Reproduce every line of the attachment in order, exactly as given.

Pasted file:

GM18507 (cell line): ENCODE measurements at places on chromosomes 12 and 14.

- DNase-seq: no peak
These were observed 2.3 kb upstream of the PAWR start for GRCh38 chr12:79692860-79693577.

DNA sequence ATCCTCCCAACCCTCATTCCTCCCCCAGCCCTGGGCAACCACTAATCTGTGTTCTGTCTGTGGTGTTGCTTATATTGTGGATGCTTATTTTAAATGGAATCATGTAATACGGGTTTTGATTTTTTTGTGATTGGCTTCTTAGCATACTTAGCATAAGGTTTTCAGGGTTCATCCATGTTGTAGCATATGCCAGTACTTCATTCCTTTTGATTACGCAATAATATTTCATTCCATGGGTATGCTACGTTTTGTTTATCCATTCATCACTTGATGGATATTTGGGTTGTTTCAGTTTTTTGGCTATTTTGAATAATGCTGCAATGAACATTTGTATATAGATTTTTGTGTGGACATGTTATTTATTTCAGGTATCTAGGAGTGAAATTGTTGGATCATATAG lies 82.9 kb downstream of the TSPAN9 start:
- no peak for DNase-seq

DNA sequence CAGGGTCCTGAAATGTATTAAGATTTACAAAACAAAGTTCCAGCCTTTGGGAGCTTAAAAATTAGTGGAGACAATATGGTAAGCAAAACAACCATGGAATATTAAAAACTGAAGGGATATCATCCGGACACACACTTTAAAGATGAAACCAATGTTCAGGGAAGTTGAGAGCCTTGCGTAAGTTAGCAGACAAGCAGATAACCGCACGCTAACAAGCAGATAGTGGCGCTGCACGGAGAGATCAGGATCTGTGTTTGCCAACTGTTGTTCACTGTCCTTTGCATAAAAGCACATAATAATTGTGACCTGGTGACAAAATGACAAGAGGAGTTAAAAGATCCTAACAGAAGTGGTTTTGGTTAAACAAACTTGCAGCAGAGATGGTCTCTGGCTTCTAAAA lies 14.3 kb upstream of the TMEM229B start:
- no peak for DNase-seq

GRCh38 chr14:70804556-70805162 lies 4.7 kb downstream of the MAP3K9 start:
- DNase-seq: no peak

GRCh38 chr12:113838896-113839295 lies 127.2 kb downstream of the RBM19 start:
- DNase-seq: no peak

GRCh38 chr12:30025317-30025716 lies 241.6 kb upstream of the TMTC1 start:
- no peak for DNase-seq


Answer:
GM18507 (cell line): ENCODE measurements at places on chromosomes 12 and 14.

- DNase-seq: no peak
These were observed 2.3 kb upstream of the PAWR start for GRCh38 chr12:79692860-79693577.

DNA sequence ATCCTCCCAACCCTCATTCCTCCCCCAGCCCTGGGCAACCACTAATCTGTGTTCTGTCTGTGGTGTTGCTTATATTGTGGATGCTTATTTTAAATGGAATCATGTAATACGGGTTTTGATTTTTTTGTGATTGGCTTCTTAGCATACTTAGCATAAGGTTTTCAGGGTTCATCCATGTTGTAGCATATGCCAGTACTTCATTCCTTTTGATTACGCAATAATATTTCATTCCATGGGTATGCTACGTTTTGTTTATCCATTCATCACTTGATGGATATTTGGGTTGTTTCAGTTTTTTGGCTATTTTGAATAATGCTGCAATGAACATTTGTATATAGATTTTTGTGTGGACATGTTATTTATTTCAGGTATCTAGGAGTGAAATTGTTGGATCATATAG lies 82.9 kb downstream of the TSPAN9 start:
- no peak for DNase-seq

DNA sequence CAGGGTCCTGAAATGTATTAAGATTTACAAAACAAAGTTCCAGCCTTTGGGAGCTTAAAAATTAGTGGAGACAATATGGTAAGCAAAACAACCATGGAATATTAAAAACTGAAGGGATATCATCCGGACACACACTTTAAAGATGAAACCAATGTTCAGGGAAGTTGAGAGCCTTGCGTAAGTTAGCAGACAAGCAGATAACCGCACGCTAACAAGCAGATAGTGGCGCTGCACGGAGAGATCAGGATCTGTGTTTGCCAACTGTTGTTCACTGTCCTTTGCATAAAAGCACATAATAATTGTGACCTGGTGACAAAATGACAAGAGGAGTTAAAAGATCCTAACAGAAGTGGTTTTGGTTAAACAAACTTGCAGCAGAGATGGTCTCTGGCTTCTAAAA lies 14.3 kb upstream of the TMEM229B start:
- no peak for DNase-seq

GRCh38 chr14:70804556-70805162 lies 4.7 kb downstream of the MAP3K9 start:
- DNase-seq: no peak

GRCh38 chr12:113838896-113839295 lies 127.2 kb downstream of the RBM19 start:
- DNase-seq: no peak

GRCh38 chr12:30025317-30025716 lies 241.6 kb upstream of the TMTC1 start:
- no peak for DNase-seq